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They saying is, if you remember the 60s, you weren`t there, So it`s probably lucky that the papers had things written down for us.

This section features 1960 till 1969. The 1900s are also cut up into the following sections:

Battle Bonfire`s Annual August Fete was taking place still on the Recreation Ground, and included, as well as sideshows and stall, Children`s Races and other fun events. Between 1,500 and 2,000 People attended in 1960, raising well over £150! The Photo shows us the Thread-the-Needle race.


Carrying on the Annual August Fete, 1962 was a bit of a let down, in a way. A record 2 and a half inches of rain fell on the Monday bank holiday, when the Fete was held. Sussex was seen as the worse hit district and the Fete was postponed.


While the Bonfire Celebrations were chalking up over 4,000 visitors, in 1965, it was not as good a year as only 2,500 turned up. This was chalked up to Battle Clashing with Rye. Chairman, Mr. Fred Doyle, reported; "We had a very good and successful evening but it was quieter than usual. This was due for a start to the fireworks. They have gone right down due to Home Office orders and now they do not make such a big bang.". A visitor was overheard to say that without the Battle Rousers, which had been banned, the Battle Celebrations would die on their feet. While some people believed this, it has been clearly shown NOT to be the case.


Bonfire came early in 1966, In fact, it was held on the 29th of October! Why? The Queen was due to visit the day before and 1066 Celebrations were being held, as it was 900 years. Due to this, it was decided to hold Bonfire a week earlier then normal. The Fancy Dress contest ran as normal and about £75 was raised in collections, which was higher than normal for the time. On top of the fancy costumes in the procession and contest, some of the collectors joined in on the fun, with the most popular being the girl`s dressed as `Harem Girls`, in scanty bikinis and flimsy veils. The 30ft bonfire was then lit as normal by the President Mrs. Evelyn Webster. (Formerly Mrs Harboard), dressed in her traditional Black outfit. The Guy that was burnt (as opposed to the Bonfire`s not for burning Guy) was created by the chairman, Mr. Fred Doyle, himself.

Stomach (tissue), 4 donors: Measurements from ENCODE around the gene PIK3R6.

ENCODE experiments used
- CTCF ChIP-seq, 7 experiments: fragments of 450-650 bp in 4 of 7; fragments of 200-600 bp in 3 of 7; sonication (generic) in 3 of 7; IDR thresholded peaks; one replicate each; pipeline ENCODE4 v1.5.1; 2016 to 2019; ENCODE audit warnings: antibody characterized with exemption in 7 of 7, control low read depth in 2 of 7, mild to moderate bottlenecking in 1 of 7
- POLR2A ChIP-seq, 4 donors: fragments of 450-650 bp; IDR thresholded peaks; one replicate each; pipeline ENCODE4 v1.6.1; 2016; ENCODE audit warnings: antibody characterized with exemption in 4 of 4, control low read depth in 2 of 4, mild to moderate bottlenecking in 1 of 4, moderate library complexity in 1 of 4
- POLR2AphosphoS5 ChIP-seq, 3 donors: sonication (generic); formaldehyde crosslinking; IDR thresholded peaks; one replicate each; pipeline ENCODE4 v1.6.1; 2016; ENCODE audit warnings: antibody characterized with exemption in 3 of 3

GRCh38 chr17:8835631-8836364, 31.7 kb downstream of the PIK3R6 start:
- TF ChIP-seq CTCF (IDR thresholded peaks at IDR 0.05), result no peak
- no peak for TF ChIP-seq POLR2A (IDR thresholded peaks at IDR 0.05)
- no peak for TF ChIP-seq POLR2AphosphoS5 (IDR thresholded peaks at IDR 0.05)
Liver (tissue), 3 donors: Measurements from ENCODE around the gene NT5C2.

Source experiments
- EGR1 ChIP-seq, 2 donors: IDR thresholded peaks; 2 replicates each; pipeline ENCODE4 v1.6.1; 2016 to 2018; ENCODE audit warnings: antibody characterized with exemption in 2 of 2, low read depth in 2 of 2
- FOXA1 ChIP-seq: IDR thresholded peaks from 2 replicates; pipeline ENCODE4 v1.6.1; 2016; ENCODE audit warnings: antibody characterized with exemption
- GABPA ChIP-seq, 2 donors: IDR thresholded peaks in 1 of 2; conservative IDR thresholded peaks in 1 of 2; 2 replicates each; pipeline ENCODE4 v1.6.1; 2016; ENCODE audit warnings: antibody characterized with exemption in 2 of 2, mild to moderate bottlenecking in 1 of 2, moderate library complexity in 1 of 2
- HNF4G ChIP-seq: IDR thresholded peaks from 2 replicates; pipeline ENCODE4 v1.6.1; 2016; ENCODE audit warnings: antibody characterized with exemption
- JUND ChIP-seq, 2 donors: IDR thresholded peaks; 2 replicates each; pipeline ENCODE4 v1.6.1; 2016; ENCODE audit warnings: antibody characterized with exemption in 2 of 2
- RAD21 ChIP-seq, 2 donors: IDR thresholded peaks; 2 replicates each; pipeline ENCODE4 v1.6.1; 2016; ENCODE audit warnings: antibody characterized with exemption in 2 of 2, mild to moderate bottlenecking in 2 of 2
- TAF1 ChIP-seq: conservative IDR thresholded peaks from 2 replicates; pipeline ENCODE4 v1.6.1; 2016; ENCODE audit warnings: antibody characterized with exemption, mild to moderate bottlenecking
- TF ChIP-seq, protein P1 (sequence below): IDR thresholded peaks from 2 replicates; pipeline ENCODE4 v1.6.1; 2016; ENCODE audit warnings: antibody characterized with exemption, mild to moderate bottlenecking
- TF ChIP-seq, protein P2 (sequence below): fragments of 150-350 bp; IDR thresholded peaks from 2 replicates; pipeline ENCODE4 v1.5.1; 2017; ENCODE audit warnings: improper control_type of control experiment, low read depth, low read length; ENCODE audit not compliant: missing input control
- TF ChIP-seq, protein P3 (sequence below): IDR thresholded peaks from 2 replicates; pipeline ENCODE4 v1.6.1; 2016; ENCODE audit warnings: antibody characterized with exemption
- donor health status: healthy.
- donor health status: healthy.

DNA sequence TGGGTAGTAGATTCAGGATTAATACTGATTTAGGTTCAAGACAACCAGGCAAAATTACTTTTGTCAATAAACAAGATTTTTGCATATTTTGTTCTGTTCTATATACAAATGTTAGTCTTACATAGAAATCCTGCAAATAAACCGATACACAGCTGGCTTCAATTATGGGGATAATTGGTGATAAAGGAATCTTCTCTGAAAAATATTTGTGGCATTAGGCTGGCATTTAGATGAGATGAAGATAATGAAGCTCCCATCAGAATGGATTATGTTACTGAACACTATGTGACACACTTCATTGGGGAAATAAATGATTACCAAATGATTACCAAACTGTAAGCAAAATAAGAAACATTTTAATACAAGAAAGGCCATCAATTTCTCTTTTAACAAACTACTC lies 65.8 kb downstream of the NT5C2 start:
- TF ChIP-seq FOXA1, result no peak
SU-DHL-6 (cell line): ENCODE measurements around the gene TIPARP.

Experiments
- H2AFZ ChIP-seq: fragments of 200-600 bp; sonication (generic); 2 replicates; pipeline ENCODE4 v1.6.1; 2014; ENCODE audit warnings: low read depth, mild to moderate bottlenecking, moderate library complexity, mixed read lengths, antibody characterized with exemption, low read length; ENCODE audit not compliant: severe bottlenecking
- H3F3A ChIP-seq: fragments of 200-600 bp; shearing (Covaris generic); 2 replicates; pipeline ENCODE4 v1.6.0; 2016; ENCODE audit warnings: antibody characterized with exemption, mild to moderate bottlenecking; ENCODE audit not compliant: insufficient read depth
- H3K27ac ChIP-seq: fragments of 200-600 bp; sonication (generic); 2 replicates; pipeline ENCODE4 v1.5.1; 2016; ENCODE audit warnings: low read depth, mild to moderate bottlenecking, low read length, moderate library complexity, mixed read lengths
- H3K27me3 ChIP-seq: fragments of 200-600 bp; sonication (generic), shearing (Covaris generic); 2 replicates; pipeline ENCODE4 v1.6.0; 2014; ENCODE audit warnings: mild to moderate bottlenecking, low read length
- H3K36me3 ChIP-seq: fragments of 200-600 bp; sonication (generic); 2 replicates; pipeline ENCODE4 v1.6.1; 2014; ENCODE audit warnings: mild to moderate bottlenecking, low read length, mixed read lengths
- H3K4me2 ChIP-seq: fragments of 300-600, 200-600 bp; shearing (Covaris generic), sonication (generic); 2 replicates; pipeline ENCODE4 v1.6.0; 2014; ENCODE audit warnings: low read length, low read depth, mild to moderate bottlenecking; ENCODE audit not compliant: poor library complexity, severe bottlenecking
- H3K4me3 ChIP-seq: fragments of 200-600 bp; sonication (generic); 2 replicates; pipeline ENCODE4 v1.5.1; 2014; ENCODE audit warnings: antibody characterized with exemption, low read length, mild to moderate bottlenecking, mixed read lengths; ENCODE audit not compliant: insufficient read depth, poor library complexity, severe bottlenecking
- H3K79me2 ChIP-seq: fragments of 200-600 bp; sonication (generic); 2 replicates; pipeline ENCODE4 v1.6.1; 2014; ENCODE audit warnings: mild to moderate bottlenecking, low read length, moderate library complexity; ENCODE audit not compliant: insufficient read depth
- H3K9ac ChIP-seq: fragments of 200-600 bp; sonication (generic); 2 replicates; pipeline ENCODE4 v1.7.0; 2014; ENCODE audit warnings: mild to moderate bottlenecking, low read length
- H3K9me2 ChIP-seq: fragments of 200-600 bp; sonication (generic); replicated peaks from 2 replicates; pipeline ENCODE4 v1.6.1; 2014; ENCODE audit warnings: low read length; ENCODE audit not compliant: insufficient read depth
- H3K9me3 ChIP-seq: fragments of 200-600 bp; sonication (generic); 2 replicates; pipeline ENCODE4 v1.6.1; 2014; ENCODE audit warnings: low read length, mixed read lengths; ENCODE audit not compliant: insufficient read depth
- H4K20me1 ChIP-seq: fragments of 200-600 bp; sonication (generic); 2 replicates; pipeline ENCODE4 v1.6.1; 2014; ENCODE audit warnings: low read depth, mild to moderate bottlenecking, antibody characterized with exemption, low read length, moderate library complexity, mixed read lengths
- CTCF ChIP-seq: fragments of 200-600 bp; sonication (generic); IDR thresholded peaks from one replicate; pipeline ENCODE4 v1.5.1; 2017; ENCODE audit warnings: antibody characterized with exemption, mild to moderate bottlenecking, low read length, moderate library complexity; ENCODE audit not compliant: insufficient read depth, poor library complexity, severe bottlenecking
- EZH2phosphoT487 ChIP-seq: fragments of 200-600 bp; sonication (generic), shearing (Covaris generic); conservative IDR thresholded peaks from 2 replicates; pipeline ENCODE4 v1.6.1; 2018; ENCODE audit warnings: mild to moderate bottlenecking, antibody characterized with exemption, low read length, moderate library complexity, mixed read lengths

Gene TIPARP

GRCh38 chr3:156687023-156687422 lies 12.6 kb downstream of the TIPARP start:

Nothing much of real note happened for the 1968 Bonfire. The Bonfire was made, Five tableaux were entered (displays on trucks, like a carnival) which had been the staple of Battle for a number of years, the Fancy Dress contest was held, the procession was formed and went on too, however a couple of points are worth noting. the Judges for the Fancy dress included the Rev. Frank Hawthorne, an American minster who had been visiting for a year on an exchange program and halfway through the evening, the Battle firemen were called out. just outside of the Abbey Antiques Galleries in Lower lake, there was a small gas leak from a stop-cock pit which had caught fire. The Police had already put out the fire by the time the firemen arrived and Gas Board officials were called out to seal the leak.